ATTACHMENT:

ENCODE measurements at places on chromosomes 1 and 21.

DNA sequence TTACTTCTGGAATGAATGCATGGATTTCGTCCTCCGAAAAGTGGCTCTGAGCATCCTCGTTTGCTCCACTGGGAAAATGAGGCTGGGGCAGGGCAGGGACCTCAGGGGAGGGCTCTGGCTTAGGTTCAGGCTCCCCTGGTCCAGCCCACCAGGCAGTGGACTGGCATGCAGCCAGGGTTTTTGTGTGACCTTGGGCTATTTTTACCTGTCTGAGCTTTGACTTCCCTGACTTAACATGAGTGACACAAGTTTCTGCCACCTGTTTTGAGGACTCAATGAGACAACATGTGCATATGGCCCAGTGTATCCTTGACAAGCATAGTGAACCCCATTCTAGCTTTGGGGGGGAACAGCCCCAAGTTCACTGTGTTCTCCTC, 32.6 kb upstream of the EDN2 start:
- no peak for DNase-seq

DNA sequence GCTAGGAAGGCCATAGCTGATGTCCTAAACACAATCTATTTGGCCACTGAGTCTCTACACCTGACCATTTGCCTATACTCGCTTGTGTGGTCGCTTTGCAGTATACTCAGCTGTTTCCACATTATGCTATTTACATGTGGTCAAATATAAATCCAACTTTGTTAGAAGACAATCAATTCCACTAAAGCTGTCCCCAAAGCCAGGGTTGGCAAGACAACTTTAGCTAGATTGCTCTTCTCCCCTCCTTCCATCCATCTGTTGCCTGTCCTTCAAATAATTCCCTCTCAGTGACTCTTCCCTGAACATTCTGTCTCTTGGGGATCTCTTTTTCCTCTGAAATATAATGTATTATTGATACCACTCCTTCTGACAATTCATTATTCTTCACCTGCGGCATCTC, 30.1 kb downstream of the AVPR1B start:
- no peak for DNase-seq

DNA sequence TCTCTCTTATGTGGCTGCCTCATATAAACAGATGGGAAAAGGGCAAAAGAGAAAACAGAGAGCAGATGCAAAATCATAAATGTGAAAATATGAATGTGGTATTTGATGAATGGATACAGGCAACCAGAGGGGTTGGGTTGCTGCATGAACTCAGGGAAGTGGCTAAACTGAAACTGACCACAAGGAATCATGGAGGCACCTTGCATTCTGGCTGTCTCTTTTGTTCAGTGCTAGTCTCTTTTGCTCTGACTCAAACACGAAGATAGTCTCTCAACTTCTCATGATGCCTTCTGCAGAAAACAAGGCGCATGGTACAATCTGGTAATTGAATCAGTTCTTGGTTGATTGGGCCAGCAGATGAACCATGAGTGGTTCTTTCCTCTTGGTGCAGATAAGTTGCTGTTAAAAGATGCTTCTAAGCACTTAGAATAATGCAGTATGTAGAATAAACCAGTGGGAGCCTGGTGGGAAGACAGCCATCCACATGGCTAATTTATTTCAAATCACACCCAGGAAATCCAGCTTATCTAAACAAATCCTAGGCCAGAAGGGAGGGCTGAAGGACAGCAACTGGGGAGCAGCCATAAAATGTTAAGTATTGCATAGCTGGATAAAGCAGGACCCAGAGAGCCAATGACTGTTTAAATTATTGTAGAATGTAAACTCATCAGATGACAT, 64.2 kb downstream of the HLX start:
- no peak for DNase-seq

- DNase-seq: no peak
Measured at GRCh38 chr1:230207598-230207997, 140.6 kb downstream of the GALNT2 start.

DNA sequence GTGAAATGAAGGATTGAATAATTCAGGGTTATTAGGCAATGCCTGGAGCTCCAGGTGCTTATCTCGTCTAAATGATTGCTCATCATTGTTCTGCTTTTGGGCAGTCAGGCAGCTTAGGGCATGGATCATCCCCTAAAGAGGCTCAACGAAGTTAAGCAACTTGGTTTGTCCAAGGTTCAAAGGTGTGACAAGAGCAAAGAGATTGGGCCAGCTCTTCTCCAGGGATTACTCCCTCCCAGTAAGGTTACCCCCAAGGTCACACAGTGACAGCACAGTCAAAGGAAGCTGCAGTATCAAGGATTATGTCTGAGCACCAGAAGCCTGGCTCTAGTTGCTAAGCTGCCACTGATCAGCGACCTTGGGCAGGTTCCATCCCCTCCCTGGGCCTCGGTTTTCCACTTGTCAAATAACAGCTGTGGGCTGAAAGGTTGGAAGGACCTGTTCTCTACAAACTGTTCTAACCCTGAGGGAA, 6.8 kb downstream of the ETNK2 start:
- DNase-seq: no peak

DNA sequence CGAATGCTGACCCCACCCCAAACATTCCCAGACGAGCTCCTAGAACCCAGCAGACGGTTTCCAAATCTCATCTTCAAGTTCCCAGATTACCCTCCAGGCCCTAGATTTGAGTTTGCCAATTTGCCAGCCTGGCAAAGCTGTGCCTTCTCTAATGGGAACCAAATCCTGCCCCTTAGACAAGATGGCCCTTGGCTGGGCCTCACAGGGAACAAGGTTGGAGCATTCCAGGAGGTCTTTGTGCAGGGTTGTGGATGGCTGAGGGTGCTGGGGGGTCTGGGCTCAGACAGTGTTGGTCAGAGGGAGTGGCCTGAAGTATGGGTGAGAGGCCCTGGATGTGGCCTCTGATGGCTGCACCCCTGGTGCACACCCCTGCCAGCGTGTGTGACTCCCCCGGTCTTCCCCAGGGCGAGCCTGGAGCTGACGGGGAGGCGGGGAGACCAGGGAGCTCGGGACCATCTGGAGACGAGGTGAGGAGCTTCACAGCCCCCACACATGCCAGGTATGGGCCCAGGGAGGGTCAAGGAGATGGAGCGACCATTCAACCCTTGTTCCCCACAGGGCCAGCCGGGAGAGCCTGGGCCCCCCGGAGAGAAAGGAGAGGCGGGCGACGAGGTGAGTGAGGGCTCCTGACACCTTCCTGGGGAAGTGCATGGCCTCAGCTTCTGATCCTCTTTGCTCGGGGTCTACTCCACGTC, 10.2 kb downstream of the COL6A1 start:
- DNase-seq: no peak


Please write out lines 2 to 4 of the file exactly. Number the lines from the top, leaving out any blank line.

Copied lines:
DNA sequence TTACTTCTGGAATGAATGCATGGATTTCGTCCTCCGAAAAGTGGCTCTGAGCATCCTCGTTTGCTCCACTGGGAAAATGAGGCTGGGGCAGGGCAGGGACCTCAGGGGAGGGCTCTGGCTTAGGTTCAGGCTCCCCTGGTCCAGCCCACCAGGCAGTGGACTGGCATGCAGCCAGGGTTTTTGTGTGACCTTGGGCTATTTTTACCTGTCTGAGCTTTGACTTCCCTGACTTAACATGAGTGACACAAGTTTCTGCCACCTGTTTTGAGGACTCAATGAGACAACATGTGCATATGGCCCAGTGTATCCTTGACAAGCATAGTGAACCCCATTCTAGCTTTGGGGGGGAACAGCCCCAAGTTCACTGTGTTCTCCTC, 32.6 kb upstream of the EDN2 start:
- no peak for DNase-seq

DNA sequence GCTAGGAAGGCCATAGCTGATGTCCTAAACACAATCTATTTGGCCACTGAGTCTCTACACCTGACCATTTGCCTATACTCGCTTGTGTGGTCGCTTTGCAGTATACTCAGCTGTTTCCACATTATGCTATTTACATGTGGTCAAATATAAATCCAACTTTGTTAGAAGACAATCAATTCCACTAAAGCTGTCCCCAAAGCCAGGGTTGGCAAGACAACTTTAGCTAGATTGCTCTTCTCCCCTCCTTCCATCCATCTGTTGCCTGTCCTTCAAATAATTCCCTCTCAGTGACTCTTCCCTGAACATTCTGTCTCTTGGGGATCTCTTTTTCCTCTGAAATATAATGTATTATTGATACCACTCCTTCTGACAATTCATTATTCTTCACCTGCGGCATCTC, 30.1 kb downstream of the AVPR1B start: